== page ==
Sadly I see this too Trifan, particularly in Agility. Even with Draco I trained with some very seasoned Agility people, who were horrified I was working some calming games with Draco. They said I should be playing tug on the side lines to keep his drive. When I stated that this was not drive they couldn't see it. It really is a terrible state he was in. His feet were sweating, his pupils were large, he was screaming. He was frantic.
The subject of Drive V Energy is one that doesn't seem to get enough coverage and I think even a basic understanding of the difference particularly in sporting circles would greatly benefit the dog world. I am not qualified to attempt much of an explanation but I have a sound working knowledge of it and a knack for seeing the difference. I basically see it as Drive being purely genetic and specific to a type of drive and Energy while having roots in genetic predisposition is driven by the metabolic system, hormones and also learned/reward. An action may be triggered initially by an innate drive but ongoing enthusiasm can be a hormonal high rather than drive. Many dogs are both high drive and high energy and I think Max is such a dog so I work with balancing that as best I can. He would absolutely blitz a repetitive sport such as flyball that feeds into his OCD tendencies as well but I think he would generally be a mess and it would likely take years off his life.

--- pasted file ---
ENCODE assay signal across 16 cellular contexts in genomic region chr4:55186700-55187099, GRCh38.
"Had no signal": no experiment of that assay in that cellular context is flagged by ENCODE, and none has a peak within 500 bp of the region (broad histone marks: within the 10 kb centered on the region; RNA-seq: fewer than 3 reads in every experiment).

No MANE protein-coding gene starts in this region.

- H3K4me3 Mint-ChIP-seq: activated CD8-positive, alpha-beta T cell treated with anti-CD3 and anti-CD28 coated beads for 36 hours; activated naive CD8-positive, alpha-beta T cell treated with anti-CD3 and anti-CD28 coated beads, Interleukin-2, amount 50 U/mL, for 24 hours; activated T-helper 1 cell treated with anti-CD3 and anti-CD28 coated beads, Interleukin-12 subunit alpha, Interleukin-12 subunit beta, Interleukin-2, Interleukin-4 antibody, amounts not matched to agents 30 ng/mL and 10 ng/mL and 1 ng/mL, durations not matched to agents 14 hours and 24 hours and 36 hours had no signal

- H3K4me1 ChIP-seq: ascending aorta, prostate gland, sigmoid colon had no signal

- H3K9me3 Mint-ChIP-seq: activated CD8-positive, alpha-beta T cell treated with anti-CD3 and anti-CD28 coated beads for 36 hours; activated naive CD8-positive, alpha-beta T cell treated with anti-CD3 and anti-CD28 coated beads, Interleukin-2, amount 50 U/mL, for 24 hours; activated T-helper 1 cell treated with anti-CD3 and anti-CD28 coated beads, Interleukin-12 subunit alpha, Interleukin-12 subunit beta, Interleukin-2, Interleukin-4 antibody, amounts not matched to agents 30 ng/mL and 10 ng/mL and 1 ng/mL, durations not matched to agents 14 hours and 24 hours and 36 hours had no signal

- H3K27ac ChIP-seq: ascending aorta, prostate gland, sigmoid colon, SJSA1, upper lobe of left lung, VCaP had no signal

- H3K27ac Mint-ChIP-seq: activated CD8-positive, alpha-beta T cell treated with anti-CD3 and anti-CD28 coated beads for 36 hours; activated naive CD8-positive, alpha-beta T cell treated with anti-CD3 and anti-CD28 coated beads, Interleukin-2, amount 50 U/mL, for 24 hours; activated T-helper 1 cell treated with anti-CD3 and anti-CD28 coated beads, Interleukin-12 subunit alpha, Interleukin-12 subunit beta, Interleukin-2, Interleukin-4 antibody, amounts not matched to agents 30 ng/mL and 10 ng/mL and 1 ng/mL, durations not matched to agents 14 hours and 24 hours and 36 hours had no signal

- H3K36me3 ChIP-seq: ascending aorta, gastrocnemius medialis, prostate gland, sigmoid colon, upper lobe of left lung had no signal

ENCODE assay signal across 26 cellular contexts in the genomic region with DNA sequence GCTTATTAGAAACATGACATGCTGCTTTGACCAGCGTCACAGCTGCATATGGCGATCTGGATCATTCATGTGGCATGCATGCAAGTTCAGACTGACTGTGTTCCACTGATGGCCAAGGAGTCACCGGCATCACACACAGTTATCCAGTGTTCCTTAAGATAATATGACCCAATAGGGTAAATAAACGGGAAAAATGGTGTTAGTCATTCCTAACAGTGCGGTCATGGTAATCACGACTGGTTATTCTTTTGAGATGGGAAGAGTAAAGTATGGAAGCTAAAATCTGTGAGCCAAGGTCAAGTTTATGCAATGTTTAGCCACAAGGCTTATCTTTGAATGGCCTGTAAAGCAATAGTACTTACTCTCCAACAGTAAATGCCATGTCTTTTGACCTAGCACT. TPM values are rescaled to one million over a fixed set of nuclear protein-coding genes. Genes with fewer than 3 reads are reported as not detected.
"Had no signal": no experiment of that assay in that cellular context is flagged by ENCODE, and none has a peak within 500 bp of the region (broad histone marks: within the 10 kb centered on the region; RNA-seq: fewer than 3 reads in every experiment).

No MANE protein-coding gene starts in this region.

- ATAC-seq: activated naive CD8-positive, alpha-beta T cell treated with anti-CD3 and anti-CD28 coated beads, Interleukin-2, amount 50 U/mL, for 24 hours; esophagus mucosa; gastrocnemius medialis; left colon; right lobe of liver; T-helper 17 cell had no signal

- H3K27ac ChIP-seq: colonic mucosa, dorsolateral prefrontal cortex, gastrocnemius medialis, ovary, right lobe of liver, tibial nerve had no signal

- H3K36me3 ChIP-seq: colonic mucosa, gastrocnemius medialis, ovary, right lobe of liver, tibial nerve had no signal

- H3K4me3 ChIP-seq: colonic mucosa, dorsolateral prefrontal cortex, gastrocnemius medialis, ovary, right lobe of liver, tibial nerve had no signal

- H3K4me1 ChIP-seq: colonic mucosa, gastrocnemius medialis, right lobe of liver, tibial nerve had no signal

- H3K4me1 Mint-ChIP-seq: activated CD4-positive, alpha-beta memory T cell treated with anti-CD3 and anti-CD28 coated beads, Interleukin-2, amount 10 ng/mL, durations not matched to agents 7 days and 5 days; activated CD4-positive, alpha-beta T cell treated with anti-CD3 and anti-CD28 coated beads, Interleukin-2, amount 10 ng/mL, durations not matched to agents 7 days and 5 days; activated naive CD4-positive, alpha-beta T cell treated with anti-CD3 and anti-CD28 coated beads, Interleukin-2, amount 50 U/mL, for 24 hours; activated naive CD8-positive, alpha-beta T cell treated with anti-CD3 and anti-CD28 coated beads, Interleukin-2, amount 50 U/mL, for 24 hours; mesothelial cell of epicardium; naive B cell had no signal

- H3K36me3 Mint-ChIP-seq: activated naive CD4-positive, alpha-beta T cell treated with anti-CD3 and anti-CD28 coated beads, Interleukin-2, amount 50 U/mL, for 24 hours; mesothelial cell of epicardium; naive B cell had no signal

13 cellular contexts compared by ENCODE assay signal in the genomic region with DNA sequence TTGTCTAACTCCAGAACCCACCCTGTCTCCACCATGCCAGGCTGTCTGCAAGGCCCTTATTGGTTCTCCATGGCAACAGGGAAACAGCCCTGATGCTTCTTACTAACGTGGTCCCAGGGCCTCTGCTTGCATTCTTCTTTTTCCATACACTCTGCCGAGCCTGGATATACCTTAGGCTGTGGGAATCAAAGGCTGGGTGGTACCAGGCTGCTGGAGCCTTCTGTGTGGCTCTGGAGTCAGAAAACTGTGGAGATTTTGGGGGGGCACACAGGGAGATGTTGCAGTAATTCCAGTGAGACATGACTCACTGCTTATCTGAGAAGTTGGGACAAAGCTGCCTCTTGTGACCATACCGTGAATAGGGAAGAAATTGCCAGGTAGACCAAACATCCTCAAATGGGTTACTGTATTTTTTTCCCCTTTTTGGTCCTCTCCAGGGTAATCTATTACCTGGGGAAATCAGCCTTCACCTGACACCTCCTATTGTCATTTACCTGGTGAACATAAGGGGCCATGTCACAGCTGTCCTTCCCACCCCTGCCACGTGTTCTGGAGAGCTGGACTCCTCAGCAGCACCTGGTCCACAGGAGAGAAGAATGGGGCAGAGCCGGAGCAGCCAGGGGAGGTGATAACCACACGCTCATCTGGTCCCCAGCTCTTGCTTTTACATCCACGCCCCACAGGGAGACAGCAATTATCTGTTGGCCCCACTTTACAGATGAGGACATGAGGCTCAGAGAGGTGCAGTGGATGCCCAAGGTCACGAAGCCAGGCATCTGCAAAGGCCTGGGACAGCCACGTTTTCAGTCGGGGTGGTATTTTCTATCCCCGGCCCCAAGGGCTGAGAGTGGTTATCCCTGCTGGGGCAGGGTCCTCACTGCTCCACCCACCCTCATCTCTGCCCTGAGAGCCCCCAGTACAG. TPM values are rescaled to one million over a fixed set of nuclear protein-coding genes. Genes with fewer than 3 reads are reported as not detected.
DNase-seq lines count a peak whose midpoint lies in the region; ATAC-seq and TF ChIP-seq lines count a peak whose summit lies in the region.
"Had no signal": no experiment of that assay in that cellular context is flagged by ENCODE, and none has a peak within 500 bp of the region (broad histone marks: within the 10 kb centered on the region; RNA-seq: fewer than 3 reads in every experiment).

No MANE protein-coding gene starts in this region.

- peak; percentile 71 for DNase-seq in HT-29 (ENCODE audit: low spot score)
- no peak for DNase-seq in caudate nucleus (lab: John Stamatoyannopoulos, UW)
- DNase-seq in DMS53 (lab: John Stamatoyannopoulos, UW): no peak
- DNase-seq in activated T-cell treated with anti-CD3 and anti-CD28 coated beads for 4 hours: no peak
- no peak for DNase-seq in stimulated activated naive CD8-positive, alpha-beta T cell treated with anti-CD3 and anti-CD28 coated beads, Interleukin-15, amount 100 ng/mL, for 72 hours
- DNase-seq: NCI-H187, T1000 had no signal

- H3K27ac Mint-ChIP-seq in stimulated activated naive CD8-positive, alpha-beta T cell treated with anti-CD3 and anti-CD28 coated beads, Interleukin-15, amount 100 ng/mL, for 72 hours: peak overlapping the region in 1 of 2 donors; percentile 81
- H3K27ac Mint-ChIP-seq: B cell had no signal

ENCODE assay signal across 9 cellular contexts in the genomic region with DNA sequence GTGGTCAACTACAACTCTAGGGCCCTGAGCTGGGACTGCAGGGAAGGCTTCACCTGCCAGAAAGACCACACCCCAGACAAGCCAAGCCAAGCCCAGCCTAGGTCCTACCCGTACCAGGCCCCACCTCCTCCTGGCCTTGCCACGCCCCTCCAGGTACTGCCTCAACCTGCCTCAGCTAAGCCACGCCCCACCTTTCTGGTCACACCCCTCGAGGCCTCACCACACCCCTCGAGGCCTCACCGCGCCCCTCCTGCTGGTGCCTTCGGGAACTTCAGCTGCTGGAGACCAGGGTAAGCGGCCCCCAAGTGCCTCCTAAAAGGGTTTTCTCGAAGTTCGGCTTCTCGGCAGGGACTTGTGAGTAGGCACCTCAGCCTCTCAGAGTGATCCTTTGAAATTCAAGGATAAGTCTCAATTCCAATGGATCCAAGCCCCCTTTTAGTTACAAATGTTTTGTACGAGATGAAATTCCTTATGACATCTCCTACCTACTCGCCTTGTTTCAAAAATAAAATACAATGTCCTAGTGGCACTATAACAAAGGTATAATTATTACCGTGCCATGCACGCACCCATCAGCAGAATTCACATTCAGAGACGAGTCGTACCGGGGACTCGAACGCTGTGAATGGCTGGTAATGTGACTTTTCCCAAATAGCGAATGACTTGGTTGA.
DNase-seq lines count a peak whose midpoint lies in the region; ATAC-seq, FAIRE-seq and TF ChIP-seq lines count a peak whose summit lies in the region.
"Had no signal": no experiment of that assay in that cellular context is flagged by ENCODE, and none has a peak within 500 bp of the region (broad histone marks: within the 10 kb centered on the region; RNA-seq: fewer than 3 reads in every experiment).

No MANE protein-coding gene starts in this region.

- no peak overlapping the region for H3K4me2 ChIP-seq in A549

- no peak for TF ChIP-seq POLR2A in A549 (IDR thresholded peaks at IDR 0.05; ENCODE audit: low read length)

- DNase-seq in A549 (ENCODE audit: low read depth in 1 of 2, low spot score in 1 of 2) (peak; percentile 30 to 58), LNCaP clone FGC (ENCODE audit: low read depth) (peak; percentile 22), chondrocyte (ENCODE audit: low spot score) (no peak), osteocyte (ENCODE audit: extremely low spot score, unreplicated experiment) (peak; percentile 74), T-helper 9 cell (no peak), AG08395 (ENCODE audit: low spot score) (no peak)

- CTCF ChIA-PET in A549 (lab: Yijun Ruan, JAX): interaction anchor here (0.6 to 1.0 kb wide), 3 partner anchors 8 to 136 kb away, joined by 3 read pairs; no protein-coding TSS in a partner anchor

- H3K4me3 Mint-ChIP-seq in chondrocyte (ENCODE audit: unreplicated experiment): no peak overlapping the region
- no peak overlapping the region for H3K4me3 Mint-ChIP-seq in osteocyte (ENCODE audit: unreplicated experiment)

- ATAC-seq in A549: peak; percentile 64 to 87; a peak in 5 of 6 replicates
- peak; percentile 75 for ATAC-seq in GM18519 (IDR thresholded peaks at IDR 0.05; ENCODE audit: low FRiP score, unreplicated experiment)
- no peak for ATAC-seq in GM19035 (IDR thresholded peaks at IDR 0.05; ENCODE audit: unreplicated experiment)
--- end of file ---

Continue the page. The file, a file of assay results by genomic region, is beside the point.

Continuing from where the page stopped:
Don't get me wrong, I love agility and fully support it for many dogs. No doubt a "hormonally driven dog" would do exceptionally well but is it in the best interest of all dogs just because they are good at it. Should these dogs be considered as breeding prospects because of "Titles" ? I personally don't think so.
I think a better understanding of Drive V Energy would be a bonus for any owner of a working breed. Dr Google has many articles LOL
The reason I have Tasha is because my daughter wanted to do agility with my GSD and he didn't like it. Thankfully, Tasha loves agility.
I don't know if I will ever compete with Mattie. She gets really stressed around strange dogs. She comes with us to all the trials but we keep our distance from other dogs when she is out of her crate.
I am still 100% sure Ember would ADORE agility - IF I could teach it to her in a non classroom setting. I think she would shut down in any sort of classroom or actual trial. Maybe if she was confident in the sport we could build up to it, but I would be happy to just learn how to do it one on one.
Gotcha Day: November 14, 2015
Vet-Listed Birthday: May 2, 2014
The only reason I am attempting lessons with Mattie is that the training center will be almost empty and Mattie is used to going to class with Tasha so it won't be much change from her normal routine.
Gideon naps in his crate while other dogs are running and everyone wonders how I taught him to do that.
Gotta love 'em.